The imperial powers, mainly Britain, France and Italy, exploited the old festering enmity during the First World War to play their imperial game in the Middle East and it brought back the old tension to the surface.
What is today's Iraq, Syria, Libya, Lebanon, Palestine and Jordan, were once part of the Ottoman empire that reached its height in the 14th century and even made forays into Europe, conquering the Balkans and southern Europe. With the empire's eventual decline in the 18th and 19th century, much of its European footprint was gone.
The final disintegration came when the Ottomans sided with Germany in the First World War and lost. Britain and France carved up the Ottoman empire and created new countries, each as their colonies.
Britain took control of Iraq, carving it out of three Ottoman provinces – one dominated by the Shias, one by the Sunnis and the other by the non-Arab Kurds. Thus, a large part of ancient Mesopotamia became Iraq.
Then the other part of Mesopotamia was divided into new lands. France took one such vast piece named Syria and also took the smaller slice of Lebanon. The British grabbed Palestine and Transjordan that would much later become Jordan and Israel. Italy, late in the game of land grabbing, took over Libya.
It was then the colonisers played their old game of divide-and-rule to ramp up sectarian tensions. It often happened that they picked a minority group and started supporting them to power. After all, a minority placed in power would hardly think of betraying its enablers. This is how the Sunnis came to control a majority Shia in Iraq, or an Alawite minority rooted in Shiaism came to control a Sunni Syria, or in Bahrain, the minority Sunnis ruled.
This empowerment policy necessarily did not follow religiosity. The Arab society is divided along a complex web of clans, sub-clans, tribes and sub-tribes. This made the power question ever more critical.
Now back to the modern times.
When Saddam Hussein grabbed power in Iraq in 1968, he would also play this sectarian divisive game of statesmanship and purged his Ba'athist party of Shias, the majority population. Saddam kept any sectarianism in check because he had set up a harsh order.
But after the Iraq war, a sudden and violent change took over that unsettled the puzzle pieces. As Saddam's regime fell, so did the ruling Sunnis. The Shias found a newly discovered dominance.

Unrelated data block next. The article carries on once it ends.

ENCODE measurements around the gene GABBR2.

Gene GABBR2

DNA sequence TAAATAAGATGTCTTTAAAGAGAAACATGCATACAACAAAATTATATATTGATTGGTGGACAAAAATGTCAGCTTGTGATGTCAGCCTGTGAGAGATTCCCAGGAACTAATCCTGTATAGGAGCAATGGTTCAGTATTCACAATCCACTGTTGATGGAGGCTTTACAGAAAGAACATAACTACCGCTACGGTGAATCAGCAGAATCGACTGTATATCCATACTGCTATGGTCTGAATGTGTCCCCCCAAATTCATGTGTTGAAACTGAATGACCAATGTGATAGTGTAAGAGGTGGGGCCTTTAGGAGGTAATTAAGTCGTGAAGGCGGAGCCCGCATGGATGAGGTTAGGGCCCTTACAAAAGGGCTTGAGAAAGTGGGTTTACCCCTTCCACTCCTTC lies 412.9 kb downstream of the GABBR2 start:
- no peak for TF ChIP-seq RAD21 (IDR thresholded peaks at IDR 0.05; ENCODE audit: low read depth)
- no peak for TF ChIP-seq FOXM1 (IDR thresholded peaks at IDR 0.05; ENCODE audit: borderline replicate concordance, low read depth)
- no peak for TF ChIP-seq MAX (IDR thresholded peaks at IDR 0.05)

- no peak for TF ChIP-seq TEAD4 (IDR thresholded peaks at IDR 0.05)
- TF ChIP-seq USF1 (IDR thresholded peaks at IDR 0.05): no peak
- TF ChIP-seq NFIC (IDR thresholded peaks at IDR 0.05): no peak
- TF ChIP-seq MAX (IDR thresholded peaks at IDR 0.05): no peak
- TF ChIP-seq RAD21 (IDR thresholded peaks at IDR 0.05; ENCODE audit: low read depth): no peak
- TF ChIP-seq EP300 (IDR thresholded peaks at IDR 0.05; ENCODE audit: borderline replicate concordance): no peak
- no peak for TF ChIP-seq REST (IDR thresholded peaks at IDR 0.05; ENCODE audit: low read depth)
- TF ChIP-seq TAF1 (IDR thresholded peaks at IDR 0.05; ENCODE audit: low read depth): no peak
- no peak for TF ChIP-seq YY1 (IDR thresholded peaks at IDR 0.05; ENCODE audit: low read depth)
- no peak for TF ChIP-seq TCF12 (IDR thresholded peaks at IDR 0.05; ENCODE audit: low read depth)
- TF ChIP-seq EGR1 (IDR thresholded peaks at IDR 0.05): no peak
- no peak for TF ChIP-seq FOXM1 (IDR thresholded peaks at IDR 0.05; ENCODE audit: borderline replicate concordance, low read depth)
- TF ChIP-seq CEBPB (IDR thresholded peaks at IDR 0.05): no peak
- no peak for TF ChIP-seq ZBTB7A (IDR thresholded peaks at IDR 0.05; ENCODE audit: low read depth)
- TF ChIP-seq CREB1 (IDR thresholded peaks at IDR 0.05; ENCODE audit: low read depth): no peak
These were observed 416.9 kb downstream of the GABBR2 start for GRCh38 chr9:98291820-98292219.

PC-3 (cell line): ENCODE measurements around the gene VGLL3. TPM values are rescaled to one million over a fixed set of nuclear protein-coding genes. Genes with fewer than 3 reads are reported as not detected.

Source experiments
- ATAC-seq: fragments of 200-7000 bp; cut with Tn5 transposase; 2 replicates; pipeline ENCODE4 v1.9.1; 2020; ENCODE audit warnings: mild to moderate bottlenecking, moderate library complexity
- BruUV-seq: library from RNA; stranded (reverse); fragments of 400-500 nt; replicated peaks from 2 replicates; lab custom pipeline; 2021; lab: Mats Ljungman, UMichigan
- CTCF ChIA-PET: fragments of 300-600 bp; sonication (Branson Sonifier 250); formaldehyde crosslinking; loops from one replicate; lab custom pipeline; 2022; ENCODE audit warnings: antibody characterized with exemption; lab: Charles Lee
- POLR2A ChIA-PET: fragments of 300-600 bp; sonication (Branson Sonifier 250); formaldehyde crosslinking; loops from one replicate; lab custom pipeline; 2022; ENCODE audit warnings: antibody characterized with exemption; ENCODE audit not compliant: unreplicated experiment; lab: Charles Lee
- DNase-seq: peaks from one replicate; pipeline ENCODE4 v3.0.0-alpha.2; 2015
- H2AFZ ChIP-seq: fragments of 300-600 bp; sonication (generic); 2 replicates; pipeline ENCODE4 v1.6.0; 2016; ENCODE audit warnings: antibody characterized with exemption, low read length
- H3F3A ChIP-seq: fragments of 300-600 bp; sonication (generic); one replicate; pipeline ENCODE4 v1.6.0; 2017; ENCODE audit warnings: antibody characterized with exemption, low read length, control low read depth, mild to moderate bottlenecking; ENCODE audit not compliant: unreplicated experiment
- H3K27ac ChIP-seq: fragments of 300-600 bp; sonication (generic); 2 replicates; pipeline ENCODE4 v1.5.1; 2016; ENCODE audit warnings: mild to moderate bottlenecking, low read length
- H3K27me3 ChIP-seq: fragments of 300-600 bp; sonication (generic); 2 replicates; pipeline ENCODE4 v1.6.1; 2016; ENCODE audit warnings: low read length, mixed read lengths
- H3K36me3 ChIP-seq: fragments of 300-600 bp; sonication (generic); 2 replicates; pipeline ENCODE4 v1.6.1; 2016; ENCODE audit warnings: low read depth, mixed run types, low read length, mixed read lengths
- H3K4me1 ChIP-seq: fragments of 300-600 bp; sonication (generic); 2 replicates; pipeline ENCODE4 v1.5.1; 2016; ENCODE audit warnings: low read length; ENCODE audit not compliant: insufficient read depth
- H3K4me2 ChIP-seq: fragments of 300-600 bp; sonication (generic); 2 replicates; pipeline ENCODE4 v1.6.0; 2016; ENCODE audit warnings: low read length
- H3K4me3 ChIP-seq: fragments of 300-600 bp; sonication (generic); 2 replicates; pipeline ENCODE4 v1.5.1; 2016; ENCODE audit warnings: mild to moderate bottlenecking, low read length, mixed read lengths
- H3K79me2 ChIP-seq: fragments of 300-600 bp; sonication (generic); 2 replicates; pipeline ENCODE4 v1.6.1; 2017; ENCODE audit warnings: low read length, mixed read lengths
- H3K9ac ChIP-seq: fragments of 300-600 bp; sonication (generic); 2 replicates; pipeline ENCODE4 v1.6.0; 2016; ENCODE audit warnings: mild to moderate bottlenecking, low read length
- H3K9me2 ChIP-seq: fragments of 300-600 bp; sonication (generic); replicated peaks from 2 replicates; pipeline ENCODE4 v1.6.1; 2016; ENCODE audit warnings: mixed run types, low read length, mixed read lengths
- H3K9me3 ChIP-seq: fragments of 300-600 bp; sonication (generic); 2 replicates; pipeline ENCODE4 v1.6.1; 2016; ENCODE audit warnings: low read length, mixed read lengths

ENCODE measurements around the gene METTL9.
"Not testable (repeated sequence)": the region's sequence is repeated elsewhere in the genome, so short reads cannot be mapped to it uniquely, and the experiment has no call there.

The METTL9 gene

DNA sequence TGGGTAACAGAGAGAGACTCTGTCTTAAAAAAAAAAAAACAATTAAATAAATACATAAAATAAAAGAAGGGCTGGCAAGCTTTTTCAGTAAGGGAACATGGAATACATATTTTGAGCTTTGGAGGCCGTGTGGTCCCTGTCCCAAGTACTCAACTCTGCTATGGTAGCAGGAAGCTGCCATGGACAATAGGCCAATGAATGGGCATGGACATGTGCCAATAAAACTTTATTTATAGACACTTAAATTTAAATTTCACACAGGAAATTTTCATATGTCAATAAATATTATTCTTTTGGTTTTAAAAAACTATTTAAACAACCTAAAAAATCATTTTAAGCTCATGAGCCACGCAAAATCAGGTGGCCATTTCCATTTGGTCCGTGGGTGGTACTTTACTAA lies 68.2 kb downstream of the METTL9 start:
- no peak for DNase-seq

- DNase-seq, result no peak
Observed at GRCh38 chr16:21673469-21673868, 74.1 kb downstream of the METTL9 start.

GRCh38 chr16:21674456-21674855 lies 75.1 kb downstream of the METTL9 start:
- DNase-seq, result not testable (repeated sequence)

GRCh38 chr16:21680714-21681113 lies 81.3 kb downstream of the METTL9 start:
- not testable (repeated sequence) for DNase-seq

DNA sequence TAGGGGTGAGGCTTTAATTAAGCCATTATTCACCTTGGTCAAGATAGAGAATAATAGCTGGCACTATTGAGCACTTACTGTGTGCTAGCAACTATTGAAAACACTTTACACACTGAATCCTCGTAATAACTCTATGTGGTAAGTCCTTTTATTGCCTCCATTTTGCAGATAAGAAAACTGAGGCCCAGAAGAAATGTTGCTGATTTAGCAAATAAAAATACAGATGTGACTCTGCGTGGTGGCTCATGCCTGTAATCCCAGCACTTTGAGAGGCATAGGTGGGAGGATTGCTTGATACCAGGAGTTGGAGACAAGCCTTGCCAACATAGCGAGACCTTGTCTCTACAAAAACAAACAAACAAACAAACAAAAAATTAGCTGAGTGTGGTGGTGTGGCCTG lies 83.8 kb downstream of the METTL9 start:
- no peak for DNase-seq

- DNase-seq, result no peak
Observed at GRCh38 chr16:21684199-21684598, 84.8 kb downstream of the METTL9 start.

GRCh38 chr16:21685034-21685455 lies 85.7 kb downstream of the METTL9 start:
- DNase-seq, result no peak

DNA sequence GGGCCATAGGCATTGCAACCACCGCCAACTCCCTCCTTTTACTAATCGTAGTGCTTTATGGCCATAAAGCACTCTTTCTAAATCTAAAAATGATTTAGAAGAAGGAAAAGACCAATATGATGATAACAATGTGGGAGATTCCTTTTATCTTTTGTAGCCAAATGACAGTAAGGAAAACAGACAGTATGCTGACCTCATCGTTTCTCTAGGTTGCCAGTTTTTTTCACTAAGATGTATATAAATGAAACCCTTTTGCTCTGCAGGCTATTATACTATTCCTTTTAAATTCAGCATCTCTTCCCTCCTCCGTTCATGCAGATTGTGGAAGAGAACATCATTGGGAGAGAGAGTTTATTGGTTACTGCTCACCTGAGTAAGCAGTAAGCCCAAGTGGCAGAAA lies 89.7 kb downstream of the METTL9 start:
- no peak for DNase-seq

The Shias control some crucial power centres like in Iran where the ruling class and majority of the population are Shia. Syria is a Sunni country with the Shias headed by Bashar al-Assad in power. Hezbollah is a powerful Shia military group in Lebanon that has fought several wars with Israel and even put the Jewish state forces in deep trouble and to shame during the 34-day war in 2006.
Iraq is a Shia majority country. But a Sunni Saddam Hussein ruled supreme with the 65 percent Shia population left out of power and somewhat suppressed.
This century old semblance of calm and balance suddenly fell apart with the invasion of Iraq and the fall of Saddam.
Shia Iran, an arch enemy of Iraq, suddenly found a new friend in the Shia-ruled Baghdad, a prospect that the West did not anticipate or just ignored in its zeal to dislodge Saddam.
The Shia-led government of Iraq immediately went on a Sunni purge. It set up a de-Ba'athism Council and sacked the old military and security personnel of Saddam Hussein, mostly Sunnis. The Sunnis lost government jobs as well. In a clannish society where jobs are served on the basis of clan loyalty, this meant tribe after tribe, clan after clan becoming jobless overnight.
Suddenly the whole Arab world saw empowerment in reviving their sectarian identities. But it didn't go too well. Majority Shias in Sunni-ruled Bahrain wanted to clamber back to power only to be ruthlessly quelled. Sunnis in Egypt and Saudi Arabia started chanting against mistreatment of their brethren in Iraq and Syria.
Countries like Iran, Saudi Arabia, Qatar, Yemen, Lebanon and Turkey were all pitted against one another. The Saudis became wary of Iran's rising power because of the changes in Iraq. It got into actions that would undermine Iran in many ways including the ban on Iranian pilgrims in Hajj and the strange “kidnapping” case of the pro-Iran Lebanese minister in Saudi Arabia.